Chris from Code the Things is back with another round of tests for the ‘Destitute’ tier of our main build chart: game streaming services! With another round of tests on our most affordable build comes another terrific video, featured above.
We’ve previously introduced PCIe lanes in Data Transfer Rates Compared (RAM vs PCIe vs SATA vs USB vs More!). Today, we review PCIe lanes in more depth, and discuss their relevance to you as a user.
One of the more interesting announcements by AMD this year at CES was the confirmed upcoming release of Zen+, the successor to the Zen platform—and their accompanying new motherboard chipset, X470. Let’s take a look at these big announcements from AMD, and see what this means for first-generation Ryzen and Threadripper owners!
AMD recently refreshed their entry-level CPU range, and we’re quite happy with the results. We’ve already taken a look at their new 35W CPUs, and now we’d like to turn our attention to the more powerful (and power hungry) range from AMD. Interestingly enough, a number of these CPU’s have a configurable thermal design power (cTDP) of 45W from the default 65W.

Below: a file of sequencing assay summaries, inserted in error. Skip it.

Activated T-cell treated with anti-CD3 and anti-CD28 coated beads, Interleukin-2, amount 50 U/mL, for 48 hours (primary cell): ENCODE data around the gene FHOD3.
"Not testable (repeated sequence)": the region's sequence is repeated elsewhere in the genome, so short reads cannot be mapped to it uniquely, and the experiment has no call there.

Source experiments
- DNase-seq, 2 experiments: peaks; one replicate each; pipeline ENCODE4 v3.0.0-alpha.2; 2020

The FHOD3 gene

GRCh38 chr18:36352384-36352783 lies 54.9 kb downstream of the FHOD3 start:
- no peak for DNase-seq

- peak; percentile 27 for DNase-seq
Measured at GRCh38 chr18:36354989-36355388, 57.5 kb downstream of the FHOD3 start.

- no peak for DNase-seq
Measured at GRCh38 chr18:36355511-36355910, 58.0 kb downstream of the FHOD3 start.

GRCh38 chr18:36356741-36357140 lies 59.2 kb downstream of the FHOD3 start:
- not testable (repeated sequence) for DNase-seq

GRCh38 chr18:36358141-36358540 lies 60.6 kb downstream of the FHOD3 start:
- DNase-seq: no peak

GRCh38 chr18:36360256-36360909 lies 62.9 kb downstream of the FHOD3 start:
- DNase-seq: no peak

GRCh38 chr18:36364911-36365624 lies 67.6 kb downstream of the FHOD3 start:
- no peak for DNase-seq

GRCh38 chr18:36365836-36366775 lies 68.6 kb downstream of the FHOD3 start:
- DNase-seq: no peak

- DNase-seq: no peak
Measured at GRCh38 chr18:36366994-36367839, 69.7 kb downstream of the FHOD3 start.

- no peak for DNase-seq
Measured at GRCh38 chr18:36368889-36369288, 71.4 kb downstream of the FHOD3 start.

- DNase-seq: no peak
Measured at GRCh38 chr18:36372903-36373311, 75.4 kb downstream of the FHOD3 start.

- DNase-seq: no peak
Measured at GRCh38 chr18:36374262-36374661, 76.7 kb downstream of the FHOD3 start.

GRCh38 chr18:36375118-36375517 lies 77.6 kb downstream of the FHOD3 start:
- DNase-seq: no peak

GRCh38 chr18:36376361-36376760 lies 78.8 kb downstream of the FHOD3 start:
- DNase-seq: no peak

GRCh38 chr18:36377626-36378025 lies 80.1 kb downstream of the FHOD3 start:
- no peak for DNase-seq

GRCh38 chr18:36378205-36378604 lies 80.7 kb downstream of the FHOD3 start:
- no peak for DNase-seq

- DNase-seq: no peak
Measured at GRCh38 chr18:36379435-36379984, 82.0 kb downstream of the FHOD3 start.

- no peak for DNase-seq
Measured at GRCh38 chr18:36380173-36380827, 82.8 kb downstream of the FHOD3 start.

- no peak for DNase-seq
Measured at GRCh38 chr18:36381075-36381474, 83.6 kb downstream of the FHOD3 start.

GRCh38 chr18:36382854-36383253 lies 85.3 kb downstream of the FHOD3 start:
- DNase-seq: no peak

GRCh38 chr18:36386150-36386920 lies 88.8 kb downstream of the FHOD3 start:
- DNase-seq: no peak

This article will suggest a number of builds that could best utilize these new 65W CPUs. Prices for these builds come in between $313 and $424. So, read on to see for yourself!
Now that the dust has settled with AMD’s great releases of its Ryzen and Threadripper CPUs, the manufacturer has quietly refreshed its entry-level CPUs. Although they’re not built on the Zen chip architecture, they do use the new AM4 socket. This provides us builders with new features, and very importantly, a simple path to future CPU upgrades. So with this in mind, sit back as I review the new 35W CPUs and what you can build with them!
This article covers builds using the A6-9500E ($65), A10-9700E ($85), and A12-9800E ($110). The total build price comes in anywhere from $330 to $450, so these are great entry-level PCs. You can see our builds for the new 65W CPUs here.